My own children are at their grandparent’s house this week for spring break so I can write. Every day I go to the gym, come home and write like a motherfucker, and then go out with my husband. Sunday night we saw a show at the Brooklyn Academy of Music after eating at Pork Slope with friends (Yes, you read that correctly, it’s a BBQ place in Park Slope. Love the name.). Still feeling stuffed on Monday night, we decided to go see an independent film at IFC called “Gimme the Loot.”
When it ended, I wanted to hug the screen. Why?
Because the film was the perfect portrayal of the kids I taught in high school for 11 years. No exaggeration. They had filthy mouths, but big hearts. They were desperate for respect, but had strange ways of showing it to each other–sometimes it was outright and beautiful, sometimes it was laced in curse words and insults. They wore grimy t-shirts and Nike sneakers. Their hair was unkempt, but they had swagger. They were a hot steaming pile of contradictions. They were HUMAN.
Aren’t we all?
Of course, the correct answer here is yes, but oftentimes I feel like young, urban, Black or Latino/a men and women get portrayed in such a one-sided manner, and the portrayal is usually negative. They are drug dealers, teenage mothers, graffiti artists, gang members, criminals–the end. Well, yeah, they might be any of the above, but that doesn’t mean they don’t have other parts of themselves. They might love their mom with a lion-like ferocity or maybe they can plow through 5 science fiction novels in a week or they might just be plain old confused about a lot of shit. . .They are limitless. We are all complex. As Walt Whitman said in “Song of Myself,”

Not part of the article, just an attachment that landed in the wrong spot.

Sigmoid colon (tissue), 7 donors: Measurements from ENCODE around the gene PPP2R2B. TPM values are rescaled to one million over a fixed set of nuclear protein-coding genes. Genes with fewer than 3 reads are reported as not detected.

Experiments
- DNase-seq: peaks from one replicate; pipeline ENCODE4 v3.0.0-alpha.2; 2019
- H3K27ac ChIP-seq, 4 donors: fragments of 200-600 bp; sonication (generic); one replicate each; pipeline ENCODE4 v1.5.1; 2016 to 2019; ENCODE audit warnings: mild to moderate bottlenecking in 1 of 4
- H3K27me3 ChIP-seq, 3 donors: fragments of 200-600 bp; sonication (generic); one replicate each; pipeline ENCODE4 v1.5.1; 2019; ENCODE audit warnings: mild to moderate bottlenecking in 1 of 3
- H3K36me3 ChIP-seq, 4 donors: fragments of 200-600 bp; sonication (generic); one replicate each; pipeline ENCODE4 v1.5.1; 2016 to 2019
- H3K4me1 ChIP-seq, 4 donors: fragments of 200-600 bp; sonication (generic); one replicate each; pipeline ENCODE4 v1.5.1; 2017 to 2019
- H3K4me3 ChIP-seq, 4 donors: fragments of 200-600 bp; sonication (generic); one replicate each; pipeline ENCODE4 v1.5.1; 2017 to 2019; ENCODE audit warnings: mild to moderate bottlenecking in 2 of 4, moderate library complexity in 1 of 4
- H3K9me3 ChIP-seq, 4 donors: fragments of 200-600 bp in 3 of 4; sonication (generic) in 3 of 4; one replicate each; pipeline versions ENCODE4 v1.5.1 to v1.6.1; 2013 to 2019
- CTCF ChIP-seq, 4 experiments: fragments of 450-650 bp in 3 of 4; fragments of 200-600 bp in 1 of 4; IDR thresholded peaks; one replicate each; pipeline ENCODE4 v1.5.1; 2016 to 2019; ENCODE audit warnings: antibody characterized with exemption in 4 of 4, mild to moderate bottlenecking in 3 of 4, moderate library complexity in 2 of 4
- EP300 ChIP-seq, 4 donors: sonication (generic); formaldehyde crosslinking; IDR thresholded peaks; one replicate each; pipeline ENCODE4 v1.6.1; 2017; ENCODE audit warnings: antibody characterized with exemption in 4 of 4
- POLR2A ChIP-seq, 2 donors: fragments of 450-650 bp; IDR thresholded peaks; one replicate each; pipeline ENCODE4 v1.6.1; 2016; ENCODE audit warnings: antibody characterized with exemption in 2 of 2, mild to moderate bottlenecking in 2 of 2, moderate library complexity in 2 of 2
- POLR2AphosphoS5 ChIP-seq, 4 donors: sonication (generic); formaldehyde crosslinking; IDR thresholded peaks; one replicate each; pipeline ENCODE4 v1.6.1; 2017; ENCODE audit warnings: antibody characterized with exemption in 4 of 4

I am large, I contain multitudes.
I wish there were some exclamation points in there.
“Gimme the Loot” examines the friendship of a young man and woman who are a pair of graffiti artists. They embark on an adventure to seek revenge on a rival graffiti group from Queens (Argh! Queens!) that leads them all over the city of New York during the extent of a couple of days. The main characters are deeply developed and very real. The secondary characters also contain a depth, even if it’s only a shadow of depth, that complicates the racial stereotypes the initially embody. The dialogue was so real I felt like I was listening in on a couple of my students talking. And it was also funny, because, you know what? Life is funny. My students have always been the funniest people I know, and I know some hilarious folks.
What a relief to see the students I taught and continue to teach portrayed as whole people. Thank you “Gimme the Loot.”